From 0a621c3ef165f707ce3af6ca684fe5f8f8378316 Mon Sep 17 00:00:00 2001
From: Chris Barker
Date: Mon, 1 Nov 2010 10:25:19 -0400
Subject: [PATCH] edits
---
week7.mdwn | 34 +++++++++++++++++-----------------
1 file changed, 17 insertions(+), 17 deletions(-)
diff --git a/week7.mdwn b/week7.mdwn
index e4e884bc..8daff8a0 100644
--- a/week7.mdwn
+++ b/week7.mdwn
@@ -310,8 +310,8 @@ homework may recognize this last expression. You can think of the
notation like this: take the singing box `u` and evaluate it (which
includes listening to the song). Take the int contained in the
singing box (the end result of evaluting `u`) and bind the variable
-`x` to that int. So `x <- u` means "Sing me up an int, and I'll call
-it `x`".
+`x` to that int. So `x <- u` means "Sing me up an int, which I'll call
+`x`".
(Note that the above "do" notation comes from Haskell. We're mentioning it here
because you're likely to see it when reading about monads. It won't work in
@@ -372,8 +372,8 @@ them from hurting the people that use them or themselves.
# let unit x = Some x;;
val unit : 'a -> 'a option =
- # let ( * ) u f = match u with None -> None | Some x -> f x;;
- val ( * ) : 'a option -> ('a -> 'b option) -> 'b option =
+ # let ( >>= ) u f = match u with None -> None | Some x -> f x;;
+ val ( >>= ) : 'a option -> ('a -> 'b option) -> 'b option =
The parentheses is the magic for telling OCaml that the
function to be defined (in this case, the name of the function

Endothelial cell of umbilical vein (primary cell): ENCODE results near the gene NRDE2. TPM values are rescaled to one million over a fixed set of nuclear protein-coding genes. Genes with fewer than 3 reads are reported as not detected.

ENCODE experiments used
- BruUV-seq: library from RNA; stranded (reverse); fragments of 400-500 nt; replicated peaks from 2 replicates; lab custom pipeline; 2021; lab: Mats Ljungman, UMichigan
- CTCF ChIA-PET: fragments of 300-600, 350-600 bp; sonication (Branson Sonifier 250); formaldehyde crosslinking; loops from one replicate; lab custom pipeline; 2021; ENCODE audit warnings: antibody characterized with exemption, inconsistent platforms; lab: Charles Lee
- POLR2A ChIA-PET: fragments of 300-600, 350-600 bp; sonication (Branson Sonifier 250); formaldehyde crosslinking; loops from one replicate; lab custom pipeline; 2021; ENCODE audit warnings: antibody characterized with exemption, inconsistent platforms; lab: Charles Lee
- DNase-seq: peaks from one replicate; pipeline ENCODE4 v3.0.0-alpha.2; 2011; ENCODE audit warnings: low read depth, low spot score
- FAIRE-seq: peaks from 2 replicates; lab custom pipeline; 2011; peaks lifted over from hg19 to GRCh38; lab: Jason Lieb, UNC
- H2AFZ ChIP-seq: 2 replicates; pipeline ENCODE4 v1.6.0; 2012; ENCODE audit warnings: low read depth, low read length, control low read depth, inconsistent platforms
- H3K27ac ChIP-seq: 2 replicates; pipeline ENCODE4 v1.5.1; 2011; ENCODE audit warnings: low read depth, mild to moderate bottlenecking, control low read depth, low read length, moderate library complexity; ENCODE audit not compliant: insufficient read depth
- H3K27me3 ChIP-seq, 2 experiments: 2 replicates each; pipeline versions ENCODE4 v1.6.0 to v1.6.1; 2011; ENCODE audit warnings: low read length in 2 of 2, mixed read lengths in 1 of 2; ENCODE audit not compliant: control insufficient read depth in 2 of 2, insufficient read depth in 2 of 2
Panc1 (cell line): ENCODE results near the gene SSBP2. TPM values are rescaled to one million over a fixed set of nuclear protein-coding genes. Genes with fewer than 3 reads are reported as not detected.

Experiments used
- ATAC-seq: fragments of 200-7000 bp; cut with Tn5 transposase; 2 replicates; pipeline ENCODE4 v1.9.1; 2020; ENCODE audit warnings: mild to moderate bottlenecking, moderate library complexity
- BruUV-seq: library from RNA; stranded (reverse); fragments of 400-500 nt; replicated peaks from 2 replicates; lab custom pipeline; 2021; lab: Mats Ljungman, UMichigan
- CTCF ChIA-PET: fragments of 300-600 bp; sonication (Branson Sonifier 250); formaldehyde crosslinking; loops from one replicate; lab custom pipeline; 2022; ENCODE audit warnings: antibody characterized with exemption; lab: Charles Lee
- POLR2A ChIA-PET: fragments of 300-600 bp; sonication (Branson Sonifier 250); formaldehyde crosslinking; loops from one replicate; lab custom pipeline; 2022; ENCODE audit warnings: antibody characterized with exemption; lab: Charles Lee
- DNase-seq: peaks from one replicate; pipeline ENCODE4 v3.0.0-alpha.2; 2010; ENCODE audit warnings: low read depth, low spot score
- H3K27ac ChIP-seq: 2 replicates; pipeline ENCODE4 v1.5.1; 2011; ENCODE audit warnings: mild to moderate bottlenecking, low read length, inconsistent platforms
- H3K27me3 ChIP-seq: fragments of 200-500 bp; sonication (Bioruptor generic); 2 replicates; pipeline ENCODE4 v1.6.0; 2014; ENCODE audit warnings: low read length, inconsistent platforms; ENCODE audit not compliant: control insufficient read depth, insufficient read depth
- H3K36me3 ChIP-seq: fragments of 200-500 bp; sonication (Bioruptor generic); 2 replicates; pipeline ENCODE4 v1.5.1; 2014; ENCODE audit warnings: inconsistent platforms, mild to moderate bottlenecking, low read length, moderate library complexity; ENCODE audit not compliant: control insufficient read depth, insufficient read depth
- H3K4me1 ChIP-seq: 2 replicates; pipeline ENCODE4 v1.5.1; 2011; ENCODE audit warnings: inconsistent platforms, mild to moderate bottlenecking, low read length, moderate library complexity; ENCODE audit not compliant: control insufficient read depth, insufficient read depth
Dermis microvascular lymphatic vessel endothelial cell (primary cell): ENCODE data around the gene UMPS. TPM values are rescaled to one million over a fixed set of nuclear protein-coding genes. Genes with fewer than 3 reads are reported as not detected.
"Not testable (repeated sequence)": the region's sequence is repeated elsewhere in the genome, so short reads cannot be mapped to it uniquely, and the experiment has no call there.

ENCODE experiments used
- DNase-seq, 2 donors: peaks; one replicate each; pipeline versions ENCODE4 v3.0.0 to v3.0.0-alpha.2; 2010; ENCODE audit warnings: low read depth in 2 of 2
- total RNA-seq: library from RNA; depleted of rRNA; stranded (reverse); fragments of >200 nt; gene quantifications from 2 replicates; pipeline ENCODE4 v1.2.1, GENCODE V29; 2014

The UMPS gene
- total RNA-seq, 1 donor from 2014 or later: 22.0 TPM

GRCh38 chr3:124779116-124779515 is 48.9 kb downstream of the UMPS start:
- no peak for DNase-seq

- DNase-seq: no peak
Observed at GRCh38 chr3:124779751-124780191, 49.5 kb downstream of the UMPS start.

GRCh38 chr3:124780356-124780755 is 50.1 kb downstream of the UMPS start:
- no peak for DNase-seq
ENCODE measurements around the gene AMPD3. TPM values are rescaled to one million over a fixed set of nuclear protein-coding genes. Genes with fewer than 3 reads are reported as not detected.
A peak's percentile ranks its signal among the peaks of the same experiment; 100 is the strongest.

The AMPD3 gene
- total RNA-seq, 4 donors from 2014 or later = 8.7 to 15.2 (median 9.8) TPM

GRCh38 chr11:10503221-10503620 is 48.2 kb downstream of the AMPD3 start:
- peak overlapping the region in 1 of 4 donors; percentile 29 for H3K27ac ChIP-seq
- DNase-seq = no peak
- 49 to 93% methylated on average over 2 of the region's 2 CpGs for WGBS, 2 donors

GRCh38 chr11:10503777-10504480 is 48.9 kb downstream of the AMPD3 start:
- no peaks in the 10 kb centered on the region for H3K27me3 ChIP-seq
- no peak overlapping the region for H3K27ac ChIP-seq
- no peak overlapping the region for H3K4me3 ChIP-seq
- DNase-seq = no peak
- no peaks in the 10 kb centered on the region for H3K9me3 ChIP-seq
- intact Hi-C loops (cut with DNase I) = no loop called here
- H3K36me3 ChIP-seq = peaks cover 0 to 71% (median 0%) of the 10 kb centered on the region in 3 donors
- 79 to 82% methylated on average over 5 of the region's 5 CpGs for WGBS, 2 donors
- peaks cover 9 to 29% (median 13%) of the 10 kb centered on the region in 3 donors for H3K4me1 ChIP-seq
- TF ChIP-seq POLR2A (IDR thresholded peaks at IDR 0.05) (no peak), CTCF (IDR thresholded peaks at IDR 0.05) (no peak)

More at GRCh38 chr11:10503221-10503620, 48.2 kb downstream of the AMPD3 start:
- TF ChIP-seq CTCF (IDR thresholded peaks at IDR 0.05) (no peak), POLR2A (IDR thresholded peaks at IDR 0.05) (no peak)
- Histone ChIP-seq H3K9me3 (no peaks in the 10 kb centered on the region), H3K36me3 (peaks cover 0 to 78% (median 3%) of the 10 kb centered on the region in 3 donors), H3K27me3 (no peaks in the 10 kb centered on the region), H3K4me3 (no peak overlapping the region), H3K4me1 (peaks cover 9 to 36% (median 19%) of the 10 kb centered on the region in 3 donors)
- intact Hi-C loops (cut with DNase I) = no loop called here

@@ -382,44 +382,44 @@ them from hurting the people that use them or themselves.
# unit 2;;
- : int option = Some 2
- # unit 2 * unit;;
+ # unit 2 >>= unit;;
- : int option = Some 2
# let divide x y = if 0 = y then None else Some (x/y);;
val divide : int -> int -> int option =
# divide 6 2;;
- : int option = Some 3
- # unit 2 * divide 6;;
+ # unit 2 >>= divide 6;;
- : int option = Some 3
# divide 6 0;;
- : int option = None
- # unit 0 * divide 6;;
+ # unit 0 >>= divide 6;;
- : int option = None
* **Associativity: bind obeys a kind of associativity**. Like this:
- (u * f) * g == u * (fun x -> f x * g)
+ (u >>= f) >>= g == u >>= (fun x -> f x >>= g)
If you don't understand why the lambda form is necessary (the "fun
x" part), you need to look again at the type of `bind`.
Some examples of associativity in the option monad:
- # Some 3 * unit * unit;;
+ # Some 3 >>= unit >>= unit;;
- : int option = Some 3
- # Some 3 * (fun x -> unit x * unit);;
+ # Some 3 >>= (fun x -> unit x >>= unit);;
- : int option = Some 3
- # Some 3 * divide 6 * divide 2;;
+ # Some 3 >>= divide 6 >>= divide 2;;
- : int option = Some 1
- # Some 3 * (fun x -> divide 6 x * divide 2);;
+ # Some 3 >>= (fun x -> divide 6 x >>= divide 2);;
- : int option = Some 1
- # Some 3 * divide 2 * divide 6;;
+ # Some 3 >>= divide 2 >>= divide 6;;
- : int option = None
- # Some 3 * (fun x -> divide 2 x * divide 6);;
+ # Some 3 >>= (fun x -> divide 2 x >>= divide 6);;
- : int option = None
Of course, associativity must hold for *arbitrary* functions of
@@ -433,11 +433,11 @@ computations will again result in `None`; and if the value of
to `g y`.
* **Right identity: unit is a right identity for bind.** That is,
- `u * unit == u` for all monad objects `u`. For instance,
+ `u >>= unit == u` for all monad objects `u`. For instance,
- # Some 3 * unit;;
+ # Some 3 >>= unit;;
- : int option = Some 3
- # None * unit;;
+ # None >>= unit;;
- : 'a option = None
--
2.11.0